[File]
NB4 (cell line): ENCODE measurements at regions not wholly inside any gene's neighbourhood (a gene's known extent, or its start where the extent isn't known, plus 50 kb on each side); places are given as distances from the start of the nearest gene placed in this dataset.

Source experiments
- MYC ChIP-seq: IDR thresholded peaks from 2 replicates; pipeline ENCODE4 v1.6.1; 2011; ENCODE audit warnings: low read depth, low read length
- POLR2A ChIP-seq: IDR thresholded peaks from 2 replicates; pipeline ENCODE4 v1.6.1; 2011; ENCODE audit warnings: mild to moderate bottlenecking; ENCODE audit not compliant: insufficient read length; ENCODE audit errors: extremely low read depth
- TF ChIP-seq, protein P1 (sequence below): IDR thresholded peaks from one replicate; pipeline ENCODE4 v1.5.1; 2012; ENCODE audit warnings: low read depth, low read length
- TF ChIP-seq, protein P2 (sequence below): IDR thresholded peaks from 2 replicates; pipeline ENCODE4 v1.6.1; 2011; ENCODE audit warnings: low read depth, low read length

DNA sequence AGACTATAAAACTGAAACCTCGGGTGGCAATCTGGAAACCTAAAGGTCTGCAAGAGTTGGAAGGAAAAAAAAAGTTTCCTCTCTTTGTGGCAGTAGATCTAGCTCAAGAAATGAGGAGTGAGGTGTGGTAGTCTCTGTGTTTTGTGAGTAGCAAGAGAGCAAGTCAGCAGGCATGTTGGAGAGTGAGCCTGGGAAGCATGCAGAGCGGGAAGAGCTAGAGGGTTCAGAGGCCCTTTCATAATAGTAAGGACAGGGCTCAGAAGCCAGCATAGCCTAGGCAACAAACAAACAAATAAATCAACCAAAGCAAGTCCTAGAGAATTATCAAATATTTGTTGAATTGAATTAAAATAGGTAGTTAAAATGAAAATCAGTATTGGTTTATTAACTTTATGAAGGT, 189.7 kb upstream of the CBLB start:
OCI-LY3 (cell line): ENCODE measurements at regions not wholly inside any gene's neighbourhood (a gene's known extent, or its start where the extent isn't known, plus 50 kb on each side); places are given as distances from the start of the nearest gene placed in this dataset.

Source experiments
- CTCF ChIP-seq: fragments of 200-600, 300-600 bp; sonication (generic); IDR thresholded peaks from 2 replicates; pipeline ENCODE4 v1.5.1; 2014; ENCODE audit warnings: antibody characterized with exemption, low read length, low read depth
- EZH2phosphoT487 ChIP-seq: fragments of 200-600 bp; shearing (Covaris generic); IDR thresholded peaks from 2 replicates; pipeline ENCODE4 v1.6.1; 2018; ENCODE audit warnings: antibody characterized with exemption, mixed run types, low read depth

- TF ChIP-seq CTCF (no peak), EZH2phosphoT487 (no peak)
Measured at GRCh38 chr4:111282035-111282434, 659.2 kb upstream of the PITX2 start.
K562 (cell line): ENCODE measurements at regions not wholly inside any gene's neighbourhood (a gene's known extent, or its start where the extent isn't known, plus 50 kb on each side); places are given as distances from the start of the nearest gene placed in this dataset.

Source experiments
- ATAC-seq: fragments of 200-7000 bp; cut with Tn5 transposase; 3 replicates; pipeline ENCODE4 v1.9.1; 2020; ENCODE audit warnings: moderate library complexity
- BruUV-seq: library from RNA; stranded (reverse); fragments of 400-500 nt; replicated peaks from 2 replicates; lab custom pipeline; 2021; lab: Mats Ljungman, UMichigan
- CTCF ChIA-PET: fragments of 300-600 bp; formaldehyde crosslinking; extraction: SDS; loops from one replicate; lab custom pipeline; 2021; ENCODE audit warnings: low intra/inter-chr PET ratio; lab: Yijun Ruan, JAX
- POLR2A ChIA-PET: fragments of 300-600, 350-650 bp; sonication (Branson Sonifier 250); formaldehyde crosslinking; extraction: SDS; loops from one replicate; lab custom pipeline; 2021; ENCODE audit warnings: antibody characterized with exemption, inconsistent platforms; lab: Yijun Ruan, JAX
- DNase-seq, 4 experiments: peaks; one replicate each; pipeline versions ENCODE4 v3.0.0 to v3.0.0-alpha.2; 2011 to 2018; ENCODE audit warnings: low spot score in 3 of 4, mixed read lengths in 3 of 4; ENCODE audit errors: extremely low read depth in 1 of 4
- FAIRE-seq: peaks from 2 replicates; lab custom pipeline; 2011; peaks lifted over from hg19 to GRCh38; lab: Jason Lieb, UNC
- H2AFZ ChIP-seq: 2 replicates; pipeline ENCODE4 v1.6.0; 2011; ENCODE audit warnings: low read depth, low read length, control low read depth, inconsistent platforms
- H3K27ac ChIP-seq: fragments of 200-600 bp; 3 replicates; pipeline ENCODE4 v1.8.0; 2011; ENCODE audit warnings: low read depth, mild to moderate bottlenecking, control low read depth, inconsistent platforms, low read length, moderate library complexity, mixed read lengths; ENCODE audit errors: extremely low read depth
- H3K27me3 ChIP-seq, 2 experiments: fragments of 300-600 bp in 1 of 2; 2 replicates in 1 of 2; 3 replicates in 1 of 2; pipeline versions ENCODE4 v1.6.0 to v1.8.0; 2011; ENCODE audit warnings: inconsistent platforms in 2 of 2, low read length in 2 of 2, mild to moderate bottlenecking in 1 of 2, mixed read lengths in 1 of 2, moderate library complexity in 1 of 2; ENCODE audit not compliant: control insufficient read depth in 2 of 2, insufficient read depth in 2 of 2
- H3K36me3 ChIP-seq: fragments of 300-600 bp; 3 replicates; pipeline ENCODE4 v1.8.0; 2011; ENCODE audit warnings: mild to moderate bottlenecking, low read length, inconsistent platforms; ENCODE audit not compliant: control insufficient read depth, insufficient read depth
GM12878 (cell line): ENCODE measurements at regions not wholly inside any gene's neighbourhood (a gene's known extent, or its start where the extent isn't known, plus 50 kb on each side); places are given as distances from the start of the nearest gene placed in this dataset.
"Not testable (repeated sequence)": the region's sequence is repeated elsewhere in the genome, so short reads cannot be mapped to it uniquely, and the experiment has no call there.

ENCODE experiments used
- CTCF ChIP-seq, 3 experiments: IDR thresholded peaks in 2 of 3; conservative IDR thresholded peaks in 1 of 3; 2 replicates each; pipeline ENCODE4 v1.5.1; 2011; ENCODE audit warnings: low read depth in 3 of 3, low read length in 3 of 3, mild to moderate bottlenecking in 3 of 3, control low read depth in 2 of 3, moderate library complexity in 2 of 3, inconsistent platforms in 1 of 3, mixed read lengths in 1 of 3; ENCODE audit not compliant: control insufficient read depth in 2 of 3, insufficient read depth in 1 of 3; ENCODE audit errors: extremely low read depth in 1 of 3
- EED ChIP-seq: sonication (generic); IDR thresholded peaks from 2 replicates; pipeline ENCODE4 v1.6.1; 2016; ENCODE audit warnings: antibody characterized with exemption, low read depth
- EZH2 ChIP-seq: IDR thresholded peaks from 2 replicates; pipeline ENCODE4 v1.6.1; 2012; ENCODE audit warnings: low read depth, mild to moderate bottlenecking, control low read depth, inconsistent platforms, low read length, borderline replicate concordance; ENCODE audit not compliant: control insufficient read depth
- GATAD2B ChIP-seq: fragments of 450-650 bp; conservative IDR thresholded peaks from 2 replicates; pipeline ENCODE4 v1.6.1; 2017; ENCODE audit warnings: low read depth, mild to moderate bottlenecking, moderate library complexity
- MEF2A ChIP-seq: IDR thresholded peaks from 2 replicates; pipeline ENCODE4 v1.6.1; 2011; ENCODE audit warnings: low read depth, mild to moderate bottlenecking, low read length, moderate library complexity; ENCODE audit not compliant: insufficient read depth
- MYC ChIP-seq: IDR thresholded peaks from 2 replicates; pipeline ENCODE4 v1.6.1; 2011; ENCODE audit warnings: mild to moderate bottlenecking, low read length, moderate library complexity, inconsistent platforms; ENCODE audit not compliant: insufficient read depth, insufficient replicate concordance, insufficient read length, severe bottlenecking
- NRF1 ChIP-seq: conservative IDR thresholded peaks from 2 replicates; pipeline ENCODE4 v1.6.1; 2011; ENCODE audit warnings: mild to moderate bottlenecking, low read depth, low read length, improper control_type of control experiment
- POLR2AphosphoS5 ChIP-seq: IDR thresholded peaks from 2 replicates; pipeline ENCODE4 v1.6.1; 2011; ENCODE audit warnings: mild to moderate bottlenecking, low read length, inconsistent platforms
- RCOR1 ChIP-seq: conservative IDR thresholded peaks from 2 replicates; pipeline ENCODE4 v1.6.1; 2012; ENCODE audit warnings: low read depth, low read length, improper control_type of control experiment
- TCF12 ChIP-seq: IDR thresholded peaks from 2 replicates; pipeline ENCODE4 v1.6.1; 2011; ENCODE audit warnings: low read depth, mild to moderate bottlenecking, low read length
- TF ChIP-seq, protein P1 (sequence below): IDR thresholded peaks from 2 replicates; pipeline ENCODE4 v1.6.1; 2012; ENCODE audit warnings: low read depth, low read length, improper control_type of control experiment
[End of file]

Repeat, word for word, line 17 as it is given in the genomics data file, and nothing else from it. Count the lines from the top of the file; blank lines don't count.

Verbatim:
- BruUV-seq: library from RNA; stranded (reverse); fragments of 400-500 nt; replicated peaks from 2 replicates; lab custom pipeline; 2021; lab: Mats Ljungman, UMichigan